Category Archives: Armies

Civil War Myth Busting: The Fictional Confederate Irish Brigade at Fredericksburg

Another anniversary of the battle of Fredericksburg has come and gone. Mention of the December 1862 battle immediately brings to mind the repeated Federal attacks against Marye’s Heights that all failed to reach their objective. One of the most famous … Continue reading

Posted in Armies, Battles, Books & Authors, Immigrants, Memory | Tagged , , , , , , , | 11 Comments

Philip Cook

“Tales From the Tombstone“ On one website chronicling the history of Georgia, the opening sentence to the biography of Brigadier General Philip Cook read simply: “Perhaps the most remarkable feat of this Madison County lawyer was his rise in the … Continue reading

Posted in Armies, Battles, Common Soldier, Emerging Civil War, Leadership--Confederate, Memory, Monuments | Tagged , , , , , , , , , , , , , , , | 2 Comments

Question of the Week: 11/30-12/6/20

In your opinion, who was the best corps commander for the Union’s Army of the Tennessee?

Posted in Armies, Question of the Week | Tagged , , | 10 Comments

Edwin V. Sumner, Fredericksburg, and Lessons Learned Along the Chickahominy

Ambrose Burnside’s campaign in the winter of 1862 went belly-up because of his inability to get across the Rappahannock River. Standing on the far bank of the river, swollen because of winter rain and snow, Burnside could do nothing but … Continue reading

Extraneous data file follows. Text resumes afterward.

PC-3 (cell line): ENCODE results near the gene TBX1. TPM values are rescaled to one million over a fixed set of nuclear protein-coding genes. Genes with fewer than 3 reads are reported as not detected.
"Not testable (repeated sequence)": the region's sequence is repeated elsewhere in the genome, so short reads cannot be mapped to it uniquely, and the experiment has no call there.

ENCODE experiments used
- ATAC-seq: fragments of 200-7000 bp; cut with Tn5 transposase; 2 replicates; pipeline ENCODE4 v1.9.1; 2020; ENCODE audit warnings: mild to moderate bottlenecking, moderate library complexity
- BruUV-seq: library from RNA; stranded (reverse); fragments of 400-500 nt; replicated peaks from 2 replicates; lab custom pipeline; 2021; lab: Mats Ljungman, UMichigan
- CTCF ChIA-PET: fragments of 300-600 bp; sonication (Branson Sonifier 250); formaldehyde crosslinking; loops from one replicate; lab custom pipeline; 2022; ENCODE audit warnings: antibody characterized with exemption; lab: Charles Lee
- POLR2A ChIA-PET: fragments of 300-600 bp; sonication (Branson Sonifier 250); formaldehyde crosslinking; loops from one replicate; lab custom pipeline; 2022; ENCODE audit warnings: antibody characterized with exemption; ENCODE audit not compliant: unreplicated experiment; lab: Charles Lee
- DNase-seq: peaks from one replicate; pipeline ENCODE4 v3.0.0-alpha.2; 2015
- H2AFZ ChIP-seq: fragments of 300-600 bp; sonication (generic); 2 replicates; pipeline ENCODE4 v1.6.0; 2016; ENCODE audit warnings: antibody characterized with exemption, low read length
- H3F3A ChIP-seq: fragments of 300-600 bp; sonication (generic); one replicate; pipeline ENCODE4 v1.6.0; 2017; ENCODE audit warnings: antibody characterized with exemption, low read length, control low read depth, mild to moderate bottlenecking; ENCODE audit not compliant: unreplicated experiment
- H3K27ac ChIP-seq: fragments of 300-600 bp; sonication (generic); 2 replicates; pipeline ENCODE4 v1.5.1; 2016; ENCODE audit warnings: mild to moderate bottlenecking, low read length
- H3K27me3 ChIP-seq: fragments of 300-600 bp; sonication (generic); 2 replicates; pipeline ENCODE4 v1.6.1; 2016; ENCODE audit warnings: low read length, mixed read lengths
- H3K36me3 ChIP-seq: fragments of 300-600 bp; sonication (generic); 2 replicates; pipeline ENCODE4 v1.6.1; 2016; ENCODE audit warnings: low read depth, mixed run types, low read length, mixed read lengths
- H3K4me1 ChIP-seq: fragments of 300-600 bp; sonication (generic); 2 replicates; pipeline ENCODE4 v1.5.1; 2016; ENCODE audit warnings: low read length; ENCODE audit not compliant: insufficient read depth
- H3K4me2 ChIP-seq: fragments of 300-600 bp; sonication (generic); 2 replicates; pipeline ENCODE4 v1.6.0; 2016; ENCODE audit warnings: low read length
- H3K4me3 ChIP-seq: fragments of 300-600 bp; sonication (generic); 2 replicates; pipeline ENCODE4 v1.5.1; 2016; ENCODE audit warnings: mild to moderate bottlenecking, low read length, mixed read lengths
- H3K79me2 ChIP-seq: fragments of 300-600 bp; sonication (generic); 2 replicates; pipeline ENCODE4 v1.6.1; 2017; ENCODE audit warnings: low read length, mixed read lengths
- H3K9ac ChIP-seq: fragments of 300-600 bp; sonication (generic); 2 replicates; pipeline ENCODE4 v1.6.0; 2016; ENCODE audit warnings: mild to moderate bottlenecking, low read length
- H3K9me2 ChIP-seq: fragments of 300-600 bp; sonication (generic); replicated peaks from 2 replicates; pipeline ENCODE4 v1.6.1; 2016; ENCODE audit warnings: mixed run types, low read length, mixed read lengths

Posted in Armies, Battles, Leadership--Federal | Tagged , , , , , | 12 Comments

Question of the Week: 11/23-11/29/20

There were so many good responses last week, that we’ll be revisited the question with different armies over the next few weeks… In your opinion, who was the best corps commander for the Army of the Potomac?

Posted in Armies, Question of the Week | Tagged , | 18 Comments

Question of the Week: 11/16-11/22/20

In your opinion, who was the best corps commander for the Army of Northern Virginia?

Posted in Armies, Leadership--Confederate, Question of the Week | Tagged , | 26 Comments

Civil War Echoes: The Keystone Division

  The Pennsylvania National Guard’s 28th Infantry Division is the oldest division in the United States Army. It’s formation was the result of Civil War veterans, and (like many National Guard units) it is an echo of the Civil War.

Posted in Armies, Leadership--Federal, Ties to the War | Tagged , , , , , , , , , , | 1 Comment

Cut These Guys Some Slack

I’ve been thinking a lot lately about combat leadership in the Civil War and elsewhere – specifically senior leadership. Sometimes I wonder if we judge commanders, especially early-war and mid-war commanders, too harshly. Looking back through the lens of conflict … Continue reading

Posted in Armies, Leadership--Confederate, Leadership--Federal | Tagged , , , , | 28 Comments

The Army of the Potomac’s March from Harrison’s Landing

On August 14, 1862, the Army of the Potomac began departing its safe haven of the last month: its camp at Harrison’s Landing on the James River. George B. McClellan’s army lost nearly 16,000 men in late June and early … Continue reading

Posted in Armies | Tagged , , , , , , , , , | 1 Comment

Army Posts Since 1860

The names of U.S. Army posts are in the news of late. In an effort to inform the debate, here is some information about how the names and current situation came about, as expressed in three maps.

Posted in Armies, Memory, Personalities, Ties to the War | Tagged , , , , | 10 Comments